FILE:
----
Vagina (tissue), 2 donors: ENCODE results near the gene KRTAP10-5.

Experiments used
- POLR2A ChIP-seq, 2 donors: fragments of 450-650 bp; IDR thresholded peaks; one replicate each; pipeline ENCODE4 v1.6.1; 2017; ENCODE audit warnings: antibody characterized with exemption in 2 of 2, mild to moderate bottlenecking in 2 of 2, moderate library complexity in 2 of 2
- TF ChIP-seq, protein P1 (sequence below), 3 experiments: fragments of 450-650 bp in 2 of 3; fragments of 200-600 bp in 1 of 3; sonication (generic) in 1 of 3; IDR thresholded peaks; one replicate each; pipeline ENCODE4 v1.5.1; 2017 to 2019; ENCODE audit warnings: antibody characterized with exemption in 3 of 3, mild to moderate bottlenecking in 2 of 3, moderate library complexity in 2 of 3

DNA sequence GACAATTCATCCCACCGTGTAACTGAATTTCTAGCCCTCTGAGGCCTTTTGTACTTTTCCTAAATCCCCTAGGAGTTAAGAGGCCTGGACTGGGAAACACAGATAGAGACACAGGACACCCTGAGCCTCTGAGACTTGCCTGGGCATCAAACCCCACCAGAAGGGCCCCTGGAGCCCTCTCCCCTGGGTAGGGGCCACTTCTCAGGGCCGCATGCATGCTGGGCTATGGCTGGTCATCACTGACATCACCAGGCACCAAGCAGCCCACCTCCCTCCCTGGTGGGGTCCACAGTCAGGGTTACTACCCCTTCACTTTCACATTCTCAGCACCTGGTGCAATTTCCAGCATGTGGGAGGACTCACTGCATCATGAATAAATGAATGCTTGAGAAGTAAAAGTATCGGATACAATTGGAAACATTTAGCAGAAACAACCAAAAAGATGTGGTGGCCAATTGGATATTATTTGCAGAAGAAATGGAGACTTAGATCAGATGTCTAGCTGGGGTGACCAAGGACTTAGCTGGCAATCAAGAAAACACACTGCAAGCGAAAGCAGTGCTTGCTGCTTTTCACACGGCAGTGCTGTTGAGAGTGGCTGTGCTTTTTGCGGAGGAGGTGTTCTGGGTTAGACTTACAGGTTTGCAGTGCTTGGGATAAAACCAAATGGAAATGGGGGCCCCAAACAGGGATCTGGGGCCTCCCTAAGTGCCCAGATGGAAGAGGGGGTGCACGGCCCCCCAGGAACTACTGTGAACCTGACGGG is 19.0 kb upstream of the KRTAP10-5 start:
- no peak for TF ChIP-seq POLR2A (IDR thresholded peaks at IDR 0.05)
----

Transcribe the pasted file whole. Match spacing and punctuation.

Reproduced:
Vagina (tissue), 2 donors: ENCODE results near the gene KRTAP10-5.

Experiments used
- POLR2A ChIP-seq, 2 donors: fragments of 450-650 bp; IDR thresholded peaks; one replicate each; pipeline ENCODE4 v1.6.1; 2017; ENCODE audit warnings: antibody characterized with exemption in 2 of 2, mild to moderate bottlenecking in 2 of 2, moderate library complexity in 2 of 2
- TF ChIP-seq, protein P1 (sequence below), 3 experiments: fragments of 450-650 bp in 2 of 3; fragments of 200-600 bp in 1 of 3; sonication (generic) in 1 of 3; IDR thresholded peaks; one replicate each; pipeline ENCODE4 v1.5.1; 2017 to 2019; ENCODE audit warnings: antibody characterized with exemption in 3 of 3, mild to moderate bottlenecking in 2 of 3, moderate library complexity in 2 of 3

DNA sequence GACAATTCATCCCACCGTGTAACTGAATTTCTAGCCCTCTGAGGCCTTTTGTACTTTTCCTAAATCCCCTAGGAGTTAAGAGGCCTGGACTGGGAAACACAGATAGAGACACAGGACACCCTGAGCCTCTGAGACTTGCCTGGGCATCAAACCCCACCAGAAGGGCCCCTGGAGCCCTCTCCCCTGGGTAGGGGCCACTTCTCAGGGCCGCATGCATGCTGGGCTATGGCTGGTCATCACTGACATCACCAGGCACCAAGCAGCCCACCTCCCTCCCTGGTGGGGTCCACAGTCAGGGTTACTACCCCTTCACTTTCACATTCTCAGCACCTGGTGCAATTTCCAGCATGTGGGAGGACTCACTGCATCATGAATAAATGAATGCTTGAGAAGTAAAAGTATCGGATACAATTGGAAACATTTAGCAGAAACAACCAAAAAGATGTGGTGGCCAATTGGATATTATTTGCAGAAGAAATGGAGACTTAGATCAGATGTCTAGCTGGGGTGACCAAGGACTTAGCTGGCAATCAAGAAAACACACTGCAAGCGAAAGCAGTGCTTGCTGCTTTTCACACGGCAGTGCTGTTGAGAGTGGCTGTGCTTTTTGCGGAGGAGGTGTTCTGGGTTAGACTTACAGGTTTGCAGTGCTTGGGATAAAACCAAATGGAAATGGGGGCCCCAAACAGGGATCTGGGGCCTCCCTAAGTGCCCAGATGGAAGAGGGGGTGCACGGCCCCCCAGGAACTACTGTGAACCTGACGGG is 19.0 kb upstream of the KRTAP10-5 start:
- no peak for TF ChIP-seq POLR2A (IDR thresholded peaks at IDR 0.05)